Growing Jerusalem artichokes in Western Australia

Page last updated: Tuesday, 18 October 2016 - 8:18am

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The Jerusalem artichoke is a vegetable that is propagated from tubers and requires around 140 frost-free days to produce a good crop. It is normally available in autumn after planting in spring.

Plants can be affected by caterpillars, nematodes, slugs and two-spotted mites and the tubers must be handled with care as the skin is thin and easily bruised.

Jerusalem artichokes should not be confused with globe artichokes, which are grown for their edible immature flowers.


The Jerusalem artichoke (Helianthus tuberosus) belongs to the large Compositae family which also includes lettuces, sunflowers and globe artichokes. It is a native of North America.

The plant grows to a height of 2 to 3m and 0.6m wide. It resembles a sunflower, but produces a large number of edible knobbly tubers, which resemble ginger. The tubers are smaller, sweeter, crisper and nuttier than potatoes.

The Jerusalem artichoke should not be confused with globe artichoke, which is grown for its edible immature flowers.

Climate and soils

The Jerusalem artichoke is a spring and summer growing plant suited to southern Western Australia. Crops planted between September and November usually give the best yield and harvesting usually takes place between March and May.

Frosts cause severe damage to young plants which require around 140 frost-free days to produce good crops. When plants have died down, frosts may improve the flavour of mature tubers in the ground.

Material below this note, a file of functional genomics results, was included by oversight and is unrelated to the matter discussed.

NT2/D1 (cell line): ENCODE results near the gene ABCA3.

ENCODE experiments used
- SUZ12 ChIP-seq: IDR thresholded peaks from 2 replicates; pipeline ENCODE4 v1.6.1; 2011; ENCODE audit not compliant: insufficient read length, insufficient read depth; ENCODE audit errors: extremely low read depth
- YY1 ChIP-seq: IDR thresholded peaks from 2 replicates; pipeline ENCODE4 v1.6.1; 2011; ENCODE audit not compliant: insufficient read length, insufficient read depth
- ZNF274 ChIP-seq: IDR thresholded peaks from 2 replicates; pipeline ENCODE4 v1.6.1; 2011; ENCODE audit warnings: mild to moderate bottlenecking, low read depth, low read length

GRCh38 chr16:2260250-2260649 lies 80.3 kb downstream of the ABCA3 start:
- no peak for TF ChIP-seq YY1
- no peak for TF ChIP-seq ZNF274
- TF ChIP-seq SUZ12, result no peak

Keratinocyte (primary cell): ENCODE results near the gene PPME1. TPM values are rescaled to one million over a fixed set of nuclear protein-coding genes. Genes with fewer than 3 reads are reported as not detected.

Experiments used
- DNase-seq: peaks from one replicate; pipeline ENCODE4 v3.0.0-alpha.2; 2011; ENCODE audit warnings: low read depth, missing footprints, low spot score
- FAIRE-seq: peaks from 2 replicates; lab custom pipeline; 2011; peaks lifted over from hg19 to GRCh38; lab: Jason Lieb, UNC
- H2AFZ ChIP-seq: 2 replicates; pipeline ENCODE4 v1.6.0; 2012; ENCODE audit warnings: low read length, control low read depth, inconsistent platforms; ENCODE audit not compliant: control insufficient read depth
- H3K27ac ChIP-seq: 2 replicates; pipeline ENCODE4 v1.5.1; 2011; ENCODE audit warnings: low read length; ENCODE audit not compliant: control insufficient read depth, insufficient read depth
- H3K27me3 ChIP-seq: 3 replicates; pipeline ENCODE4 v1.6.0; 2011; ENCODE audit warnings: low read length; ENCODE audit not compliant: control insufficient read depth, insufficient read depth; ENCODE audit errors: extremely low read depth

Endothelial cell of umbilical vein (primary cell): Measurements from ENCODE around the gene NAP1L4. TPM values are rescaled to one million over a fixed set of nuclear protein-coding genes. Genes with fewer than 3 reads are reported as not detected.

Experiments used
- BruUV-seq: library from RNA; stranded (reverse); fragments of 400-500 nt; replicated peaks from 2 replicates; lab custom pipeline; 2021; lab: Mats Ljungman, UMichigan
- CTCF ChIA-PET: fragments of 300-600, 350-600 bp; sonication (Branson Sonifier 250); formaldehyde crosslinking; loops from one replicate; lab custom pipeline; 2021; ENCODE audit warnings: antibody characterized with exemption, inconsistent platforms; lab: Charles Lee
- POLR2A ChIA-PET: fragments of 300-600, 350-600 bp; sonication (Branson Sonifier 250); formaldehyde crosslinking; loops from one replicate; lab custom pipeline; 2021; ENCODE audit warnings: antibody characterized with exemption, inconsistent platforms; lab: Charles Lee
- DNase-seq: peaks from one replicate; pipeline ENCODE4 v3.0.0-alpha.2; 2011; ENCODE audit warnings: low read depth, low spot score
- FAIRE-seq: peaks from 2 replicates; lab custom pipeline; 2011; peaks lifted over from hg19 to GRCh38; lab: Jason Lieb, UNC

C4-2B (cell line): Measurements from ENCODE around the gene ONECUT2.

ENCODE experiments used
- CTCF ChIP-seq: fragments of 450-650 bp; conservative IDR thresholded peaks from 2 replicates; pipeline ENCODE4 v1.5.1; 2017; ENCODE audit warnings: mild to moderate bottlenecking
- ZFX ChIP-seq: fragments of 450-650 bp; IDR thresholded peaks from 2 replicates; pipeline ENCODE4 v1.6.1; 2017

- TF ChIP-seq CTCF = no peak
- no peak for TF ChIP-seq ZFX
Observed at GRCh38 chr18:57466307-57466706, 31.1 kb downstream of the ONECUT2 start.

Loams or well fertilised slightly acid to neutral sandy soils, are preferred.


White, red or purple-skinned varieties are available, with mainly unnamed white-skinned and white-fleshed varieties grown in Western Australia.

Jerusalem artichokes are propagated from tubers. Select plump tubers weighing about 70g and cut them up into setts. Each sett should have two to three eyes. Plant the setts 10cm deep and 30cm apart in ridges 75 to 100cm apart. The plants are hardy, and once established need little attention.

They are normally grown in full sun but will yield satisfactorily in more shaded locations than most other vegetables.


On sandy soils, apply 50 cubic metres of compost per hectare in the rotation or before planting. This supplies organic matter, adds nutrients and helps retain moisture in the soil.

Apply the following rates of magnesium and trace elements before planting:

  • 50kg/ha magnesium sulphate to supply magnesium
  • 20kg/ha manganese sulphate to supply manganese
  • 18kg/ha borax to supply boron
  • 18kg/ha iron sulphate to supply iron
  • 18kg/ha copper sulphate to supply copper
  • 18kg/ha zinc sulphate to supply zinc
  • 2kg/ha sodium molybdate to supply molybdenum.

Starting two weeks after emergence, topdress with a compound NPK fertiliser of around 12% nitrogen, 5% phosphorus and 14% potassium plus trace elements at rates of 200–300kg/ha every 14 days on infertile sandy soils, commencing with the lower rate.

The suggested fertiliser program is for a soil of low fertility. Test soil for phosphorus and irrigation water for nitrogen, phosphorus and potassium before planting.

Some phosphorus will be retained in sandy soils with a yellow or brown surface colour but not in grey or white sands. Some nutrients may be omitted or reduced if they are sufficiently high in the irrigation water and soil, or from compost and fertilisers from previous cropping.